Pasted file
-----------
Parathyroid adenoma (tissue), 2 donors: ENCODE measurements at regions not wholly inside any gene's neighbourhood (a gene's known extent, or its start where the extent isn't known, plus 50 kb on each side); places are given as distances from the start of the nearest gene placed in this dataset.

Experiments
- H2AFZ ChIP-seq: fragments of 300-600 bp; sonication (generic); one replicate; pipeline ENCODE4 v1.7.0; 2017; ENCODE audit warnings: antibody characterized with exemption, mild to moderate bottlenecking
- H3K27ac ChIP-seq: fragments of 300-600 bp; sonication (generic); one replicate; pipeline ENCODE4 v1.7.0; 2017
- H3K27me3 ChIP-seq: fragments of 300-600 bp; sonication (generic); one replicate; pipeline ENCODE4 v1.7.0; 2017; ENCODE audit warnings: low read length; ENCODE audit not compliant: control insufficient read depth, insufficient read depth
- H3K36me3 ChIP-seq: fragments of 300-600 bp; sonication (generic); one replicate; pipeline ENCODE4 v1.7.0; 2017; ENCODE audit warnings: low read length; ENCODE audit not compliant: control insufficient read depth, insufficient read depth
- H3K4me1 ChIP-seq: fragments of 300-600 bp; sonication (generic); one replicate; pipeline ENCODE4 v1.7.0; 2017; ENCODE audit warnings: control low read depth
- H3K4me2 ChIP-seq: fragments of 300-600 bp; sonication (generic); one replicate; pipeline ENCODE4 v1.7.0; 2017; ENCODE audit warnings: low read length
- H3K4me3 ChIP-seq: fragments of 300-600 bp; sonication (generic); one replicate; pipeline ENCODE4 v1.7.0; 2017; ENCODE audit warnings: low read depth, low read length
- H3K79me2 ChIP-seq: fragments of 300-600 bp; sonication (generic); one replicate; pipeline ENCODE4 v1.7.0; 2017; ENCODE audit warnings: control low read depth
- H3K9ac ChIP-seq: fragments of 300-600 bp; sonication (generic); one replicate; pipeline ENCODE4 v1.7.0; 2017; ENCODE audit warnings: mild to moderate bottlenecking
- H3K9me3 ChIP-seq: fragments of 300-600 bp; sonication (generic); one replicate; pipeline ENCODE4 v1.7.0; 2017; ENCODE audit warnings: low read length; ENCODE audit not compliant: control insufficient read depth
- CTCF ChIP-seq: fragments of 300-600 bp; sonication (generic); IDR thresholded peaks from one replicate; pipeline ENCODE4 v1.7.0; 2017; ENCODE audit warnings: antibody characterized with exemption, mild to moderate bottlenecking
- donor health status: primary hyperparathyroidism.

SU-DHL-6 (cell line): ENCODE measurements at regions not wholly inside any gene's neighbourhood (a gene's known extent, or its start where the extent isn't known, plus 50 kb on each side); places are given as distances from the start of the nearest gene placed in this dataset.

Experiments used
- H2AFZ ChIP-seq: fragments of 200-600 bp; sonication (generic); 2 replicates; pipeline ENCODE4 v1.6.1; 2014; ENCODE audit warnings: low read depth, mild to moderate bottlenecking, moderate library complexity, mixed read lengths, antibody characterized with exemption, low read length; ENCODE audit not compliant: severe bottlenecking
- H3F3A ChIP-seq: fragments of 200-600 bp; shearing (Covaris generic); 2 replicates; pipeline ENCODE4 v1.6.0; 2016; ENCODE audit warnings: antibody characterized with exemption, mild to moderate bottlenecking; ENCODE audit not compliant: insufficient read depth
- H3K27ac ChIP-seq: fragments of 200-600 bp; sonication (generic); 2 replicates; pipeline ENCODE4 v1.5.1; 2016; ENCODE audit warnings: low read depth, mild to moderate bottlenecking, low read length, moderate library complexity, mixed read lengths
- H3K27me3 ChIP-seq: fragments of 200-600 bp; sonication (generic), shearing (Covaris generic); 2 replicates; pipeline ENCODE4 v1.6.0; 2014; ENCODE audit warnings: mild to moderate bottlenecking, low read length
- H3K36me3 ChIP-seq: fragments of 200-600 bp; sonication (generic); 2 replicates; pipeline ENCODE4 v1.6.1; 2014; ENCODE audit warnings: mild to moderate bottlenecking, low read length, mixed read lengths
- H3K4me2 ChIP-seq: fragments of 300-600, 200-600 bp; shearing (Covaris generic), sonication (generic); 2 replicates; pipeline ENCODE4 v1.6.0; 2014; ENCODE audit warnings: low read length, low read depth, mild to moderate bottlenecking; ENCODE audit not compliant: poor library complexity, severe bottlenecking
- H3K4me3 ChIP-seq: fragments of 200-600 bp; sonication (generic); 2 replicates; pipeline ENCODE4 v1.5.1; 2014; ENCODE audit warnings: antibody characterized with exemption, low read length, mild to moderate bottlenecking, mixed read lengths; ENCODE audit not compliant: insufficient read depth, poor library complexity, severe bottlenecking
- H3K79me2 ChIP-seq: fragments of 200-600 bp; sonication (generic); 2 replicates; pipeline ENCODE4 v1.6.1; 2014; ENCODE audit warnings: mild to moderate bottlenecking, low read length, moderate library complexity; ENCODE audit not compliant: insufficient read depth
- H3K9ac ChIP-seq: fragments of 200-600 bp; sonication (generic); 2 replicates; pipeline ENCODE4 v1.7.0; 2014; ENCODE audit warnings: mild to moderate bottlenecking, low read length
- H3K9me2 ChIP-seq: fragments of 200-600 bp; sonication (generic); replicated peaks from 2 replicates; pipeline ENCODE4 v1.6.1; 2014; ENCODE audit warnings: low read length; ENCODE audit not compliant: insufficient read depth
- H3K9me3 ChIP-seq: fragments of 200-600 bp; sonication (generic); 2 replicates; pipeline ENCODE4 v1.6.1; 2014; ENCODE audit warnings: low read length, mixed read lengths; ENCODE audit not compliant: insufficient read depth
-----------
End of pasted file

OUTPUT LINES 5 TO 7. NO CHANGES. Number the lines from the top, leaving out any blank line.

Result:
- H3K27me3 ChIP-seq: fragments of 300-600 bp; sonication (generic); one replicate; pipeline ENCODE4 v1.7.0; 2017; ENCODE audit warnings: low read length; ENCODE audit not compliant: control insufficient read depth, insufficient read depth
- H3K36me3 ChIP-seq: fragments of 300-600 bp; sonication (generic); one replicate; pipeline ENCODE4 v1.7.0; 2017; ENCODE audit warnings: low read length; ENCODE audit not compliant: control insufficient read depth, insufficient read depth
- H3K4me1 ChIP-seq: fragments of 300-600 bp; sonication (generic); one replicate; pipeline ENCODE4 v1.7.0; 2017; ENCODE audit warnings: control low read depth